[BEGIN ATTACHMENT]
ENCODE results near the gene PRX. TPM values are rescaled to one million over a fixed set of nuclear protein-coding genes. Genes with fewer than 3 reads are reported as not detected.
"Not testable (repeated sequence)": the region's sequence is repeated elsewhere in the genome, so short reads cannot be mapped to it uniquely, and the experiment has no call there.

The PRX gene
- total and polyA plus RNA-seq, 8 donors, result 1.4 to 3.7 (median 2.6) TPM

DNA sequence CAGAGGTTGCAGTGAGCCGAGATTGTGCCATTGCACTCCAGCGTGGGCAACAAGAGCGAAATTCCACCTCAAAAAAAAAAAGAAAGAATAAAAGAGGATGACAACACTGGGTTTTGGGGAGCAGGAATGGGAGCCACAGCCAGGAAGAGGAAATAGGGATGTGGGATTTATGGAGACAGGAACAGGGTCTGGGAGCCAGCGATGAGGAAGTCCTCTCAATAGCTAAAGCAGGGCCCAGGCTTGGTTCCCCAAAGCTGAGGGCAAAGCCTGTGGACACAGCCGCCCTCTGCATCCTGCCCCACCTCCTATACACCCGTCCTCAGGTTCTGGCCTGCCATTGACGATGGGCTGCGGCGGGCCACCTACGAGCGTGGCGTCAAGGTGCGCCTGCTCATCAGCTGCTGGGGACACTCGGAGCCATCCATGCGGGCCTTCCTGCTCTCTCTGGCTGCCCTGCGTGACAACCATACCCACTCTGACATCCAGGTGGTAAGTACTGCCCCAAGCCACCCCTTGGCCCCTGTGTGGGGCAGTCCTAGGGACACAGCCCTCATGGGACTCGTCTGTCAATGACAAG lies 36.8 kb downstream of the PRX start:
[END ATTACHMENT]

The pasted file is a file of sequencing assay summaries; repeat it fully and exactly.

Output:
ENCODE results near the gene PRX. TPM values are rescaled to one million over a fixed set of nuclear protein-coding genes. Genes with fewer than 3 reads are reported as not detected.
"Not testable (repeated sequence)": the region's sequence is repeated elsewhere in the genome, so short reads cannot be mapped to it uniquely, and the experiment has no call there.

The PRX gene
- total and polyA plus RNA-seq, 8 donors, result 1.4 to 3.7 (median 2.6) TPM

DNA sequence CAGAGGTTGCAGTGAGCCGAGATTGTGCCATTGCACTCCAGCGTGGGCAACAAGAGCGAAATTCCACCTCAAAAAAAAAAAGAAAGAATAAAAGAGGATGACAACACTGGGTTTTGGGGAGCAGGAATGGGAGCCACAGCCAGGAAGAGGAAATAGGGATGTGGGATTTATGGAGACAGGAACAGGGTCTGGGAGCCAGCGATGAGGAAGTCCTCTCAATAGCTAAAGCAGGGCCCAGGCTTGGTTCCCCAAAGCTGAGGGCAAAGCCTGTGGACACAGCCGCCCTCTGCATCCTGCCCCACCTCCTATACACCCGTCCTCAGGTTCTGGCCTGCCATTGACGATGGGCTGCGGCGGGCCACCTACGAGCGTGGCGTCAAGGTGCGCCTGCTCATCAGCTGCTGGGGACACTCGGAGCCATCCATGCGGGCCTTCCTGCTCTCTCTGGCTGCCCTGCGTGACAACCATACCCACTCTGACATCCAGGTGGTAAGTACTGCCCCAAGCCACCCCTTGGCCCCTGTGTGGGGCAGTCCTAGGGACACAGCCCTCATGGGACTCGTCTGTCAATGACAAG lies 36.8 kb downstream of the PRX start: